On September 20, 1918, while hearing confessions, Padre Pio had his first occurrence of the stigmata. This phenomenon continued for fifty years, until the end of his life. The blood flowing from the stigmata smelled of perfume or flowers, a phenomenon mentioned in stories of the lives of several saints and often referred to as the odour of sanctity. Life became more complicated after that. Physicians, Church authorities and curiosity seekers came to see Padre Pio. In 1924 and again in 1931, the authenticity of the stigmata was questioned. Padre Pio was not allowed to celebrate mass publicly or hear confessions. But he did not complain about all this.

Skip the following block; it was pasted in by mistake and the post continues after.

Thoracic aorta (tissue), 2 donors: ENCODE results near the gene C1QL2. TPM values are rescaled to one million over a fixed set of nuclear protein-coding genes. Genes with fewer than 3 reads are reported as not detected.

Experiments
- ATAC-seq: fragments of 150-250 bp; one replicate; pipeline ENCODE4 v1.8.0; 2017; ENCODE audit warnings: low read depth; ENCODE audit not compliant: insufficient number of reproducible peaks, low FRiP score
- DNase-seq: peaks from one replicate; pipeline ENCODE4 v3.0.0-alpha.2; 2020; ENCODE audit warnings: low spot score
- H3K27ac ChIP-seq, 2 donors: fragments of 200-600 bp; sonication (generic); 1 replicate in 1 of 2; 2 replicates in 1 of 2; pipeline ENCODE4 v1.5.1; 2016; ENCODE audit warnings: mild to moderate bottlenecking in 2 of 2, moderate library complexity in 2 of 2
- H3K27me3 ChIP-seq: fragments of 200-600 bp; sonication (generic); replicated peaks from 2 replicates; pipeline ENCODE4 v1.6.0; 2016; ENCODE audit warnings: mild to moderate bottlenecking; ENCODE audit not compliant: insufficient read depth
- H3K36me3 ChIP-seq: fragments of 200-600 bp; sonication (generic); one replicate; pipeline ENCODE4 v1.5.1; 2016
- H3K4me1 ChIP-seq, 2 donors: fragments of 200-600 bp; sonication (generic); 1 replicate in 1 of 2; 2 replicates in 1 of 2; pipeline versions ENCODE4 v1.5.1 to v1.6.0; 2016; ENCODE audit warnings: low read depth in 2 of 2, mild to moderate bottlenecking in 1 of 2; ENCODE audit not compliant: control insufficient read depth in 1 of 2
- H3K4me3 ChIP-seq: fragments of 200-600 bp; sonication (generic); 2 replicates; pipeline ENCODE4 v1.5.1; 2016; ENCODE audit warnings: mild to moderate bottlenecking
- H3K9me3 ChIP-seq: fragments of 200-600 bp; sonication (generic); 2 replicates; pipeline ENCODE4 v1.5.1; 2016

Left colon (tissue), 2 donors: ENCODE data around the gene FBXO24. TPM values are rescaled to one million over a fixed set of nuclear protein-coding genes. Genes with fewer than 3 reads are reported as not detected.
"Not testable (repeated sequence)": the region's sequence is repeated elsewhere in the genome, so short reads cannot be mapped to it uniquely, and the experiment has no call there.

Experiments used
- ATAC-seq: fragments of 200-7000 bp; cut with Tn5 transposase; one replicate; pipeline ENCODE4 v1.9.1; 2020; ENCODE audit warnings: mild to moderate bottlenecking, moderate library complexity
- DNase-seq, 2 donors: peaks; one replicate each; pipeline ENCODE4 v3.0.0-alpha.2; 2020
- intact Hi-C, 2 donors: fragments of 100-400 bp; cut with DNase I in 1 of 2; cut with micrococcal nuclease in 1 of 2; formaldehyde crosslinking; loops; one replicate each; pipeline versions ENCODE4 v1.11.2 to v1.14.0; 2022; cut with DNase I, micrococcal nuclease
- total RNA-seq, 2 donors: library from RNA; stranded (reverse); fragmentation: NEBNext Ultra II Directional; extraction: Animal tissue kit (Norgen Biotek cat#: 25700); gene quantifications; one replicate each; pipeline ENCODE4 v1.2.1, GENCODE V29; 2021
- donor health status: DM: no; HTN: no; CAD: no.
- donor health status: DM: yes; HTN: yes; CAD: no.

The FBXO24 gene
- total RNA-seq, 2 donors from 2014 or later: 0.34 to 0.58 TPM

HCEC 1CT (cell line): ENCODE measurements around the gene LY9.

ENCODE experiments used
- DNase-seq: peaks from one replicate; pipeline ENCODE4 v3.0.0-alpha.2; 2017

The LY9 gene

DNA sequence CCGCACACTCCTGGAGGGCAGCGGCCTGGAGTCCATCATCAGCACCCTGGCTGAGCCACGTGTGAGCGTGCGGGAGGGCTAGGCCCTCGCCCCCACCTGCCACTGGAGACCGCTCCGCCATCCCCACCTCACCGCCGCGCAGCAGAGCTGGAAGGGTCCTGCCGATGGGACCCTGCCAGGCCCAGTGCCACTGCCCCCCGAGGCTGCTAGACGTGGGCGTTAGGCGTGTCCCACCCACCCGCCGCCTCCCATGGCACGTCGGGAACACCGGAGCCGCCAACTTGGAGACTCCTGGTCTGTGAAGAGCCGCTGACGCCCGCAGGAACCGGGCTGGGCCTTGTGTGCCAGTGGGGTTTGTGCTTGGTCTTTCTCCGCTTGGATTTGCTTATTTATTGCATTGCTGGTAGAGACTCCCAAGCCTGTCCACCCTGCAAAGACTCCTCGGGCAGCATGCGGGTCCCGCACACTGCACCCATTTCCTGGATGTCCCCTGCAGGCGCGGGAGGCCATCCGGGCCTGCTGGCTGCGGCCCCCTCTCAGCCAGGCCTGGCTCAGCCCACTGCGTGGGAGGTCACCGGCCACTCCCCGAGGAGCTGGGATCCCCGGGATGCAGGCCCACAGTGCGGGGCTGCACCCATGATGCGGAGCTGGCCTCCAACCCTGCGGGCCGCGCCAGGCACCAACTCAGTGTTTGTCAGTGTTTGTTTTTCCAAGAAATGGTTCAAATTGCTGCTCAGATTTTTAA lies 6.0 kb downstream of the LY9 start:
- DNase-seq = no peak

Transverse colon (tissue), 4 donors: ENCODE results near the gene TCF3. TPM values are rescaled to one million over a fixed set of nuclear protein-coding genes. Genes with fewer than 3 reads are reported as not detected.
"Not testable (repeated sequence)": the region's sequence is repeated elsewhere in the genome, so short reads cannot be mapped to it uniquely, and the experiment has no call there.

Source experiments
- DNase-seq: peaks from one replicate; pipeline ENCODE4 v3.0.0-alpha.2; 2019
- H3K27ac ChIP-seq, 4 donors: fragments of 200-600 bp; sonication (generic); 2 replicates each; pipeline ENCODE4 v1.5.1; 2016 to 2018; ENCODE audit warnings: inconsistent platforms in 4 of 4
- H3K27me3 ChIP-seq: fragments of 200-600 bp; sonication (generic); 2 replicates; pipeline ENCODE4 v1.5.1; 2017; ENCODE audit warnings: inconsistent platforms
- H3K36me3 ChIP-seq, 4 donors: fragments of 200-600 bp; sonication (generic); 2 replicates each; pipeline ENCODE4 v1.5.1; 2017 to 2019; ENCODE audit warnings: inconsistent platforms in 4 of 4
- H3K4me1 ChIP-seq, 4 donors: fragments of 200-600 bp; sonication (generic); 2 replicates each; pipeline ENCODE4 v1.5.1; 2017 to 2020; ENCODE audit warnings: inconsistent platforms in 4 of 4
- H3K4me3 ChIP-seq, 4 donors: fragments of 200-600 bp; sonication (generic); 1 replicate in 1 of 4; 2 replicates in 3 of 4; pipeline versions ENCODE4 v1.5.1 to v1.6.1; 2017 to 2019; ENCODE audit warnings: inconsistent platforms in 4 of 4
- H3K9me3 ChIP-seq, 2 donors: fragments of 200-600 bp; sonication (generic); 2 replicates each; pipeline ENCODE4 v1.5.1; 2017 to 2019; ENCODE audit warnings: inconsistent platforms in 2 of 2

By 1933, the tide began to turn, with Pope Pius XI ordering the Holy See to reverse its ban on Padre Pio’s public celebration of Mass. The pope said, “I have not been badly disposed toward Padre Pio, but I have been badly informed.” In 1934, he was again allowed to hear confessions. He was also given honorary permission to preach despite never having taken the exam for the preaching license. Pope Pius XII, who assumed the papacy in 1939, encouraged devotees to visit Padre Pio.

Early in the morning of September 23, 1968, Padre Pio made his last confession and renewed his Franciscan vows. As was customary, he had his rosary in his hands, though he did not have the strength to say the Hail Mary loud. Till the end, he repeated the words “Gesù, Maria” (Jesus, Mary). At around 2:30 a.m., he said, “I see two mothers” (taken to mean his mother and Mary). At 2:30 a.m. he died in his cell in San Giovanni Rotondo with his last breath whispering, “Maria!”